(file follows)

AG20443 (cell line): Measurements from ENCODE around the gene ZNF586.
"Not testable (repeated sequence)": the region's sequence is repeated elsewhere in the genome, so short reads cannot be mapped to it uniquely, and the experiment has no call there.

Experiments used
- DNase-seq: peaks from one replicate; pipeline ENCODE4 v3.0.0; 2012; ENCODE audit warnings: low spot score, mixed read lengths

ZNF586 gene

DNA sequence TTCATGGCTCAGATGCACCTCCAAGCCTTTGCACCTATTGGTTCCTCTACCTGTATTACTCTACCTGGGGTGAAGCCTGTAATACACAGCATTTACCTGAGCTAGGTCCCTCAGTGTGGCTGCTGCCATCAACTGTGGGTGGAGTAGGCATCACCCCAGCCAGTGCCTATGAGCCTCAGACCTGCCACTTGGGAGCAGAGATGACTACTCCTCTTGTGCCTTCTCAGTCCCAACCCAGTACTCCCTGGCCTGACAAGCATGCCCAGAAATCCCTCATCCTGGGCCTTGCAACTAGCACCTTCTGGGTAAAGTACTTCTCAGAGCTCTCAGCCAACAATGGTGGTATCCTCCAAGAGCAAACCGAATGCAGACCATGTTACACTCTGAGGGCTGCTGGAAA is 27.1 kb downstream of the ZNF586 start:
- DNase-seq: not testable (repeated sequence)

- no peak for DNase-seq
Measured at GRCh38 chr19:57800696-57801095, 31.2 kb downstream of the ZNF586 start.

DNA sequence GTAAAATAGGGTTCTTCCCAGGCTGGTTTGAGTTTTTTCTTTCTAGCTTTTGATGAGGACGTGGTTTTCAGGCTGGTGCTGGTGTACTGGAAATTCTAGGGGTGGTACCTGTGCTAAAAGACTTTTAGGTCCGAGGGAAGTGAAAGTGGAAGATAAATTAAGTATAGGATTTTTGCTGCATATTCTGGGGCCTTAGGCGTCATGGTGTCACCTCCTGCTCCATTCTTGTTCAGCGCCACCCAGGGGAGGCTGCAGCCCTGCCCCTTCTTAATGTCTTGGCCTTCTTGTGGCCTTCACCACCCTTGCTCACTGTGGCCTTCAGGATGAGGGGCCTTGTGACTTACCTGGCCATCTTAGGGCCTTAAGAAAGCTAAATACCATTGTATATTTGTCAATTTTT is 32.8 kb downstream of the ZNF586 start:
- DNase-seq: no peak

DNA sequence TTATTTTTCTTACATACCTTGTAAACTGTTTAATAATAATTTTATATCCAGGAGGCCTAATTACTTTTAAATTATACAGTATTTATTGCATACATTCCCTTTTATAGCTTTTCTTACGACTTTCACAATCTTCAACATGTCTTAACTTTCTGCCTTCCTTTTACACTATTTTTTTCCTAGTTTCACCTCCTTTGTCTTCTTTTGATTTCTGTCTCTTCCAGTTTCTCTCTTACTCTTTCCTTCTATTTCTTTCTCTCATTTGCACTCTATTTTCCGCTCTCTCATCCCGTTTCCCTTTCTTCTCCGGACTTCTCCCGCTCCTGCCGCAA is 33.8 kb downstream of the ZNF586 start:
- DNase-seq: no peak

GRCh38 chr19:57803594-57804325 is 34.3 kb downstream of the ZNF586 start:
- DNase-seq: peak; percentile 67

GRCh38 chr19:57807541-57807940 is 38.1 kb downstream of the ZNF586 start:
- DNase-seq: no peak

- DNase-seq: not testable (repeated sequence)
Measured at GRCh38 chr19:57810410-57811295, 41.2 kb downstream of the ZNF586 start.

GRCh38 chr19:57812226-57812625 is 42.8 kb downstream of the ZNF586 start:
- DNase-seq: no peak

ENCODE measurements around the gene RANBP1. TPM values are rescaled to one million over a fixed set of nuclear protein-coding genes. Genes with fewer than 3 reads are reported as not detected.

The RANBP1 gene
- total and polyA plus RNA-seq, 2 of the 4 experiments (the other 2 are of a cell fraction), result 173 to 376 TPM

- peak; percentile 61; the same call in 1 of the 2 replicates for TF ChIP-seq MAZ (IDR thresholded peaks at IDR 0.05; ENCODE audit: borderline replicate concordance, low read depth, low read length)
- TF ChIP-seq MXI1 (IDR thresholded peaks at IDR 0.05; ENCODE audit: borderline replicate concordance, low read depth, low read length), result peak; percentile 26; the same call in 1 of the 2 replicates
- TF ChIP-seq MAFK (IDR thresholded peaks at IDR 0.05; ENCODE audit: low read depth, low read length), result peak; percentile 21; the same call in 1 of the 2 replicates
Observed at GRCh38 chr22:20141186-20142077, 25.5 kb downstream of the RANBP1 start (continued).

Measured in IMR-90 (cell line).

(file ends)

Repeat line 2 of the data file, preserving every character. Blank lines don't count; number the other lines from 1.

"Not testable (repeated sequence)": the region's sequence is repeated elsewhere in the genome, so short reads cannot be mapped to it uniquely, and the experiment has no call there.